Reflections on Juneteenth national holiday

Fran Dillard | June 2022

Prior to joining Micron in April 2022, I was impressed with the company’s unwavering commitment to diversity, equality and inclusion (DEI). Micron was one of the first companies to observe Juneteenth, which commemorates the day in 1865 when the last of the enslaved African Americans in Texas learned of their emancipation. Seeing Micron’s leadership has been gratifying, especially as we prepare to continue celebrations with people across the U.S. now that Juneteenth is a paid U.S. holiday.

I’ve also been reflecting on the history, life experiences and the sheer determination of a very special woman who was pivotal in advocating for the Juneteenth holiday, Ms. Opal Lee, the civil rights activist and Nobel Peace Prize nominee known as the “Grandmother of Juneteenth,” who I had the good fortune of meeting earlier this year. A dynamic leader whose life story radiates light, courage, persistence, grit and tenacity, Ms. Lee started her quest to make Juneteenth a holiday when she was 89 years old. She walked 1,400 miles from Fort Worth, Texas, to the U.S. Capitol in Washington, D.C., to deliver 1.6 million signatures supporting the creation of the federal holiday. Five years later, President Joe Biden signed the bill to make June 19 a national holiday.

For many in my generation, Juneteenth was a missing piece of our history. As the campaign for the national holiday gained momentum, I had several colleagues and acquaintances ask me in confidence, “What is Juneteenth?” They honestly didn’t know.

As Ms. Lee shared her vision and journey driving toward a national holiday, it elevated everyone’s perspective on why Juneteenth matters. Ms. Lee spoke about Juneteenth as a celebration of freedom and unity, wanting everyone to understand that “Juneteenth is not just a Texas thing. It’s not just a Black thing. It’s about freedom for everyone.” A teacher by trade, Ms. Lee impressed upon everyone that education about Juneteenth is key to making sure history doesn’t repeat itself.

Racist acts led to real hardship for Ms. Lee’s family. In 1939, after they moved to a white neighborhood in Texas, a mob of 500 people destroyed their home, forcing them to relocate. But she persevered through forgiveness and a deep love for all people. In several of her speaking engagements, she always reminds the audience, “If people have been taught to hate, they can be taught to love.” I was deeply inspired by this amazing woman who was driven to see a better world for everyone. And the opportunity to be a part of a conversation with Ms. Lee was humbling.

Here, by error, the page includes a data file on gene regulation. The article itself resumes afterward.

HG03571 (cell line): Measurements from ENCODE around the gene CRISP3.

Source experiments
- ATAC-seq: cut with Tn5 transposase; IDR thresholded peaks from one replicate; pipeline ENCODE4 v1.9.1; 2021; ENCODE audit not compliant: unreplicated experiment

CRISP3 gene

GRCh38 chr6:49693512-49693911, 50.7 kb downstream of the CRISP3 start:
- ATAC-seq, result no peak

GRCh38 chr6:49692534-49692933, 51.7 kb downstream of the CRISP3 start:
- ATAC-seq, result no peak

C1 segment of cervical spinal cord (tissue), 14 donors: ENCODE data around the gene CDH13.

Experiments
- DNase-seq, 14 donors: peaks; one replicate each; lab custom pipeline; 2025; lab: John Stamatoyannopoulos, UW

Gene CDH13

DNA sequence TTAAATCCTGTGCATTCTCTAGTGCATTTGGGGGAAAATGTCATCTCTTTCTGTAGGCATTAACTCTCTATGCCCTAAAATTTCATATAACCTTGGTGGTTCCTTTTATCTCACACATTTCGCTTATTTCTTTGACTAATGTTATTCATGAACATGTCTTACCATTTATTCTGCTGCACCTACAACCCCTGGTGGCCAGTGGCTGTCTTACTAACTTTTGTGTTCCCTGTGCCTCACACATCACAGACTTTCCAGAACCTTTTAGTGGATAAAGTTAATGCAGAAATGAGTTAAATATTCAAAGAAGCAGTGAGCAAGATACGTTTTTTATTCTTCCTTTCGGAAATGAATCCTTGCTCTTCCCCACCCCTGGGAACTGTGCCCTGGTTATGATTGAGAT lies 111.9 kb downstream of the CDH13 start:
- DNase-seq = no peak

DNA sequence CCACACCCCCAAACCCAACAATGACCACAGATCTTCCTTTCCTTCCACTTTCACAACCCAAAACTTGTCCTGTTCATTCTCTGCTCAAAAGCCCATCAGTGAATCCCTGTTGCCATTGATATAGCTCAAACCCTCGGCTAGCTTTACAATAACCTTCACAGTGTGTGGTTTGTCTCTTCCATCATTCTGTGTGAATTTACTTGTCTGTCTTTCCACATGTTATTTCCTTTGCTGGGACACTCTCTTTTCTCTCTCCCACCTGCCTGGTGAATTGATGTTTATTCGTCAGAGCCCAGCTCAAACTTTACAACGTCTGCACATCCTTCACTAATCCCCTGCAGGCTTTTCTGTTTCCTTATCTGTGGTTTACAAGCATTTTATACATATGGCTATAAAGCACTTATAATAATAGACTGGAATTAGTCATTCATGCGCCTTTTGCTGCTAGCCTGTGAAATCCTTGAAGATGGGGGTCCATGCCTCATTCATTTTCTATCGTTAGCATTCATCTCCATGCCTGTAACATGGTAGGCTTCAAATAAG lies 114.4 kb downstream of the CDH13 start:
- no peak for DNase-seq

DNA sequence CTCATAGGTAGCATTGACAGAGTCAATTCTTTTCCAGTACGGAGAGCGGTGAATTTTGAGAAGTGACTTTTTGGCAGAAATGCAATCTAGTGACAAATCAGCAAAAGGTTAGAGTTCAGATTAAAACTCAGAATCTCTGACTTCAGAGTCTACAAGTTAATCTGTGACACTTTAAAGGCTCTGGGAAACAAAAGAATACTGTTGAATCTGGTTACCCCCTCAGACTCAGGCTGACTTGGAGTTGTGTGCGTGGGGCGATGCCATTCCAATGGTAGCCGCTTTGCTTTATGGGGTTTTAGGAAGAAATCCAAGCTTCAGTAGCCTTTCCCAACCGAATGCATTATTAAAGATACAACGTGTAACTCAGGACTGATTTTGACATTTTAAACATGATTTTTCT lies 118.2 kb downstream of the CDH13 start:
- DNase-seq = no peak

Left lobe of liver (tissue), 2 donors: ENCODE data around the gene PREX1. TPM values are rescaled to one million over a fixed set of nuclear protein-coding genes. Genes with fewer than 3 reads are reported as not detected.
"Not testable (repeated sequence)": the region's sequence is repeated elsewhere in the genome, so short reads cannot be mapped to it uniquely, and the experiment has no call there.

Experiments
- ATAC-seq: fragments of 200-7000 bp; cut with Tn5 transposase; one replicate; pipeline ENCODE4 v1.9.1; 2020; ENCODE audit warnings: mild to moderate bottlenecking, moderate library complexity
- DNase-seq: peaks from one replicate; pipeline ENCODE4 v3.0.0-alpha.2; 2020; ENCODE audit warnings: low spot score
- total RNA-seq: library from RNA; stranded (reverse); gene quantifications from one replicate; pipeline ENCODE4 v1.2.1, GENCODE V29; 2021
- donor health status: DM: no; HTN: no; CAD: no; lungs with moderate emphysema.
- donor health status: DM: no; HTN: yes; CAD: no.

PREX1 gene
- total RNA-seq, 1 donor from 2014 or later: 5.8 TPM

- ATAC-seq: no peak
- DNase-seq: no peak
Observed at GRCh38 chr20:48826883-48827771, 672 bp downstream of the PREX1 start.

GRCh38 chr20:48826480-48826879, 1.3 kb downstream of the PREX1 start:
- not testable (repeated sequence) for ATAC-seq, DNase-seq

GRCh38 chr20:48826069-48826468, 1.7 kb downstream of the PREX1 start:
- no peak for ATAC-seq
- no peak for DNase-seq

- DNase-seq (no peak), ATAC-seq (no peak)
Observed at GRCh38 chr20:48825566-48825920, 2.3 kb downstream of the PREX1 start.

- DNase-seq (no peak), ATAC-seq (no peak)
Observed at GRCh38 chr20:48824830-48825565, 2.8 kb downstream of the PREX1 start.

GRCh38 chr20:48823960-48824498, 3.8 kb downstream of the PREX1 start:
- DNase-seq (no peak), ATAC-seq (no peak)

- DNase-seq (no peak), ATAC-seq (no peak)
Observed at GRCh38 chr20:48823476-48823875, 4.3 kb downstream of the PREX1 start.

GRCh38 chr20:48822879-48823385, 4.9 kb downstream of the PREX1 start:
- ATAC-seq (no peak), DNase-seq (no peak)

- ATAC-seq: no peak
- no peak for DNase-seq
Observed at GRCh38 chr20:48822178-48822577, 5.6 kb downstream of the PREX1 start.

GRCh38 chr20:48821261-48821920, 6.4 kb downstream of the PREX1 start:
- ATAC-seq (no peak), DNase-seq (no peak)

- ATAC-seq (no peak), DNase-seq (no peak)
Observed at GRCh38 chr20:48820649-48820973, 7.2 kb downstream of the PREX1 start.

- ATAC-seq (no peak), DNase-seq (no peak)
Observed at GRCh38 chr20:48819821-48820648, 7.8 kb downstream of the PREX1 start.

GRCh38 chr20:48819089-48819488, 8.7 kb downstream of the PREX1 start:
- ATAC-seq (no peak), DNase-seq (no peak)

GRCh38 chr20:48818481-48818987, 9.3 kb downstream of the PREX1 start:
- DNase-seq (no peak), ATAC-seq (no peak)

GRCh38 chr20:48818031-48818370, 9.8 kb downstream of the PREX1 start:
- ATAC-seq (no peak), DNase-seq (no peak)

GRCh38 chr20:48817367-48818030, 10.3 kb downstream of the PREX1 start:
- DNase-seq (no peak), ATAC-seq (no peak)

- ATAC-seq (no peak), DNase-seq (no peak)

As our short engagement ended, she received a question about allyship and how people can make a difference. In her most gracious and engaging manner, she simply said, “Be a community of one.” Ms. Lee challenged all of us that day to work within our own families, friends and networks to change mindsets and hearts one person at a time. Ms. Lee said that if we take that approach, we can make a difference. That’s what we strive to do here at Micron.

Ms. Lee is a national treasure, and her words and wisdom had a profound impact on me. I very much believe education matters, and learning this history creates a sense of unity that inspires us all to work toward a better, more inclusive future for everyone.

Our history is uncomfortable. But bravely confronting it is how we learn the important lessons that help us all advance together. It’s unimaginable that for more than 200 years in America it was illegal for Black people to read, be educated, get married or have agency as humans. Even after slavery ended, it would be another 100 years before Black Americans would achieve civil rights. This impacted the lives of millions in our country, including my own family. My grandfather, who was born in 1906 in rural America, had an incredible work ethic, but he could not read or write and would often sign his name with an X. But thanks to the Civil Rights Act and other legislation, in just a few generations, he now has college-educated grandchildren and great-grandchildren who are doctors and engineers.

As one of those grandchildren and the daughter of parents raised in the difficulties of racial oppression and discrimination, I thank Ms. Opal Lee and all the other activists who made the impossible possible and now inspire me to do the same. I carry their lessons with me as I join you in Micron’s ongoing commitment to enrich lives for all.

VP, Diversity, Equality, and Inclusion

Fran Dillard

Fran Dillard is vice president and chief diversity inclusion officer (CDIO) at Micron Technology. Leading global diversity programs and employee relations, her focus on unleashing inclusion in the workplace to create breakthrough innovation aligns with Micron's commitment to enriching life for all. Fran has over 20 years of executive leadership experience in global diversity enterprise strategy and HR.